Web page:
The cult section of the literary world

TETSUO!!! – A review of Katsuhiro Otomo’s Akira

By S.T. Cartledge

Big explosions! Motorcycles! Clown gangs! Drugs that give you telepathic powers! Children with old-people faces!

Akira is a bizarro cult classic through and through. It’s a six-volume manga series and anime film. If you read comics, I highly recommend the manga. If you watch cartoons, check out the anime.

It’s about this teenager, Kaneda, and his motorcycle gang, as they tear their way through the post-apocalyptic city of Neo-Tokyo and discover a strange conspiracy concealed within the remains of old Tokyo. The military have in their possession a group of young children with telepathic powers that are dangerously destructive. After an accident, gang member Tetsuo finds himself undergoing tests and force-fed drugs and developing telepathic powers of his own.

What results is a complex battle between motorcycle gangs, military, strange cults, and telepathic street children. The military is trying to control their child-weapons, Kaneda is trying to control Tetsuo, and Tetsuo is trying to control and increase his powers. Underneath all that, there is another child hidden away by the military, the cause of the destruction of Tokyo – Akira.

It is complete chaos as Tetsuo’s power spirals out of control and threatens to destroy the city again, and everyone else, fighting each other, trying to stop him by whatever means necessary. The manga goes into incredible depth, plotting out the stories of all the different factions at work, where the anime focuses more on the relationship between Kaneda and Tetsuo, but either way it’s raw and chaotic. It’s a cyberpunk masterpiece.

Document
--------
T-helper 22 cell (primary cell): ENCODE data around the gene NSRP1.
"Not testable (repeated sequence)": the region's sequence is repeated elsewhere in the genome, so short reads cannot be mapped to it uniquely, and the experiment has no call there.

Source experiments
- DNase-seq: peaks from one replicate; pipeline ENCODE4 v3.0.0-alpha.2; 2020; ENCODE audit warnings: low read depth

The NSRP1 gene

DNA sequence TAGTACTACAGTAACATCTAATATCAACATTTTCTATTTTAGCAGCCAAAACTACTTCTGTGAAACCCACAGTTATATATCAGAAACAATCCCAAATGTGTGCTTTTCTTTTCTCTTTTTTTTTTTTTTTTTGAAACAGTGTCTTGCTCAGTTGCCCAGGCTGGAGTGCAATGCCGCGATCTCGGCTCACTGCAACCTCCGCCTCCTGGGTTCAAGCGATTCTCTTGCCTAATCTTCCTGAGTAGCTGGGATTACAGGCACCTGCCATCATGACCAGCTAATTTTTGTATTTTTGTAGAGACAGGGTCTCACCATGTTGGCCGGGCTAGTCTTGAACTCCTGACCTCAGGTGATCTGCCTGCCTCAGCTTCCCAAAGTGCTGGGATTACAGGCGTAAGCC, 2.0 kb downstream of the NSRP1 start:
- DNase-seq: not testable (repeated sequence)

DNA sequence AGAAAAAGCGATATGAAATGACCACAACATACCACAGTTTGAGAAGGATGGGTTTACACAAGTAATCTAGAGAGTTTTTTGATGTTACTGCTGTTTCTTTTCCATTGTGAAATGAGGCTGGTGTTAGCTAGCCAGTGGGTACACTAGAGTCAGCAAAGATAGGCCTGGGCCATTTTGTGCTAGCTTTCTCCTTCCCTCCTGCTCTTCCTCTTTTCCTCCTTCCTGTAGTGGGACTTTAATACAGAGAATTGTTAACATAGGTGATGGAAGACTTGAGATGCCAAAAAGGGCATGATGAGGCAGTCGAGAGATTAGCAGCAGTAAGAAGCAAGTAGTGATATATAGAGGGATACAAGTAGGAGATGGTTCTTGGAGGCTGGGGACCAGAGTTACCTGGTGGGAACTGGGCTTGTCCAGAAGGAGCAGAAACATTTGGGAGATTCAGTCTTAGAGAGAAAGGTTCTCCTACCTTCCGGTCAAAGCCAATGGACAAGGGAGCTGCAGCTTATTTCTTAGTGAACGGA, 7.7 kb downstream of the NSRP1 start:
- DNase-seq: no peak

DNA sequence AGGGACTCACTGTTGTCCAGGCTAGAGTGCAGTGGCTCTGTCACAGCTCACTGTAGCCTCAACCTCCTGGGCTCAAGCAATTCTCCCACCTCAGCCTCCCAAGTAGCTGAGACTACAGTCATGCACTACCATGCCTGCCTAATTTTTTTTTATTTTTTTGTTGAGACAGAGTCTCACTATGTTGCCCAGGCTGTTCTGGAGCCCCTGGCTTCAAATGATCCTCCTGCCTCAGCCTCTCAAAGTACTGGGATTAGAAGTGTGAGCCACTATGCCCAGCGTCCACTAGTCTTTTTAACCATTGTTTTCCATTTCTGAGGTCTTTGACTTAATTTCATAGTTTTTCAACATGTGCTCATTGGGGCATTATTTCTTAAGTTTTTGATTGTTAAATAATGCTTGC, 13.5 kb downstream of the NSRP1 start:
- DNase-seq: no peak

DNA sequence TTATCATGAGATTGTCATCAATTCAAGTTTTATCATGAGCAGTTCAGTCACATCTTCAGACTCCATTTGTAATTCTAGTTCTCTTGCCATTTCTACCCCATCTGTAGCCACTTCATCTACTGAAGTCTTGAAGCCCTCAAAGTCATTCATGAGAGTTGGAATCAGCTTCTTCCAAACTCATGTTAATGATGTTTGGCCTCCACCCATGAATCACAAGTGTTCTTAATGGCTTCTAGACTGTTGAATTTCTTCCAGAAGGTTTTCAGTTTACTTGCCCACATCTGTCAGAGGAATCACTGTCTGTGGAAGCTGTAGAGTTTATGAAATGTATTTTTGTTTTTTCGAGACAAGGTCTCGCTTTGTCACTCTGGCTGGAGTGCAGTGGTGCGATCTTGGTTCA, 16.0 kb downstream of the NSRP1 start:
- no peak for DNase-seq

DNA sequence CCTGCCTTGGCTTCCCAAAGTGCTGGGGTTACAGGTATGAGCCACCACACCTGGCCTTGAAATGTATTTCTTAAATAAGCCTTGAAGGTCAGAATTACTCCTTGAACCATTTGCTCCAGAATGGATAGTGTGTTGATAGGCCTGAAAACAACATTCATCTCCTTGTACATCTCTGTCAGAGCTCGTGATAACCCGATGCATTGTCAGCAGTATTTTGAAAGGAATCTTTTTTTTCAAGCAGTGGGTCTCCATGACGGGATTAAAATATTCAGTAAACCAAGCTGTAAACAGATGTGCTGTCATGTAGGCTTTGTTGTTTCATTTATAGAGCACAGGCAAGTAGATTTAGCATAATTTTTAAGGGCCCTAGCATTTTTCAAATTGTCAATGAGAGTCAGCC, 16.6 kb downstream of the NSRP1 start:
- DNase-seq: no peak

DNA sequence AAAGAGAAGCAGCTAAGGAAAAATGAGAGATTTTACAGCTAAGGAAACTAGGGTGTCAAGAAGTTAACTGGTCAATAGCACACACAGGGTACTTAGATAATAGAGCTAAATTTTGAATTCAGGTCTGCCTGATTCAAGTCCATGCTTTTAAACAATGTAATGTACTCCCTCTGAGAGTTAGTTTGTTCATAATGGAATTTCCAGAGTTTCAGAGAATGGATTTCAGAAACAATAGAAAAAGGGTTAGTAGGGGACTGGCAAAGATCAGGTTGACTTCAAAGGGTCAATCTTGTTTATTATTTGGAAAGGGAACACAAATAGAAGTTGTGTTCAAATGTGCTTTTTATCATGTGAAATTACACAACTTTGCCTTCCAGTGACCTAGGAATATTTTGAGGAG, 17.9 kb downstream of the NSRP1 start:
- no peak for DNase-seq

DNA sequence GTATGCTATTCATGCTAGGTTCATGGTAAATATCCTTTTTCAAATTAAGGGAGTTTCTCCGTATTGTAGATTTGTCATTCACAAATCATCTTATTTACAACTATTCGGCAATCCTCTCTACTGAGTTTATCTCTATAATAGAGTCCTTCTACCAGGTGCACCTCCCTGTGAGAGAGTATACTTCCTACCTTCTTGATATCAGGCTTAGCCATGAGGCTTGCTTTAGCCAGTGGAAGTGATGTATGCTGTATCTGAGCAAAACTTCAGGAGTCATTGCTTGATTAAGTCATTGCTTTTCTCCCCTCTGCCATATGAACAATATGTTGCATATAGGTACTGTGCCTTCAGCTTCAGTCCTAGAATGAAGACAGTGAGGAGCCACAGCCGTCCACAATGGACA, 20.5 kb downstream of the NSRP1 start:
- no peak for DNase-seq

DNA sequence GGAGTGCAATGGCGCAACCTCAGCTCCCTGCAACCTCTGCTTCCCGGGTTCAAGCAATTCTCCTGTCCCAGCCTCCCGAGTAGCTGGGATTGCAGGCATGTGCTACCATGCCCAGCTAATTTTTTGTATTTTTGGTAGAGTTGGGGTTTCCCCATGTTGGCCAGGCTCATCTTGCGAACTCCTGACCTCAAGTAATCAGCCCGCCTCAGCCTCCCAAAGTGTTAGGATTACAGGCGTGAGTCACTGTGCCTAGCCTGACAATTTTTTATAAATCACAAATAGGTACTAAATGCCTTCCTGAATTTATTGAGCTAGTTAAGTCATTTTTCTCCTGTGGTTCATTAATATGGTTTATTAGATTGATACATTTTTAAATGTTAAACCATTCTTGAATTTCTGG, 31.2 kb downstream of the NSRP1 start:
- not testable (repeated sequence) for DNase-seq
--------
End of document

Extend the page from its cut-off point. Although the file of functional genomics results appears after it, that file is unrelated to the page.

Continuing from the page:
The characters are desperate, angry, and aggressive. The art style is cool, with that distinct ’80s/early ’90s feel you get with things like Dragonball/Dragonball Z and Ghost in the Shell. The story, however, is in a class of its own. It’s got the cult feel of the Warriors, but with powerful political and social complexities that are terribly frightening when read within the context of a culture that, less than half a century prior, fell under attack by atomic bomb.

You can enjoy the film for the action-packed thrill ride that it is, but if you want to read more into the apocalypse/post-apocalypse representations, there’s that too. On a side note, if you want to read more about that aspect of Akira, I wrote an essay about it a few years ago for uni. The point is that if you haven’t seen it/read it, you should. Right now.

S. T. Cartledge comes from the fabled Land Down Under. His first book, House Hunter, was published in 2012’s New Bizarro Author Series. He enjoys making potatoes act out his fantasies.

5 responses

  1. carltonmellick

    Personally, I never really liked the anime version of Akira. The manga on the other hand is excellent.

    April 18, 2013 at 8:16 pm

  2. Yeah, I don’t ‘dislike’ it, but I was certainly disappointed the first time I watched it because I had just finished the manga and was wondering why they cut so much out of it. I’m a huge advocate for the manga. It’s the first manga series I read. I rewatched the film a while later and enjoyed it more then. I like the music and animation. I just think the translation from manga to anime is where it falls short.

    April 19, 2013 at 6:42 am

  3. I saw the film first. It was hyped up as one of the best anime films of all time. When I watched it, I thought it was okay but nothing special. Once I read the manga I understood the hype. I understand why it is consistently reprinted and praised up and down. It’s a classic.

    April 19, 2013 at 12:32 pm

  4. It really needed to be a series to do the manga justice. On the other hand, I thought Ghost in the Shell translated to film really well.

    April 19, 2013 at 5:52 pm

  5. Pingback: Akira 1988 – bikes, psychics and kids that look like grannies Mean Goblin magazine

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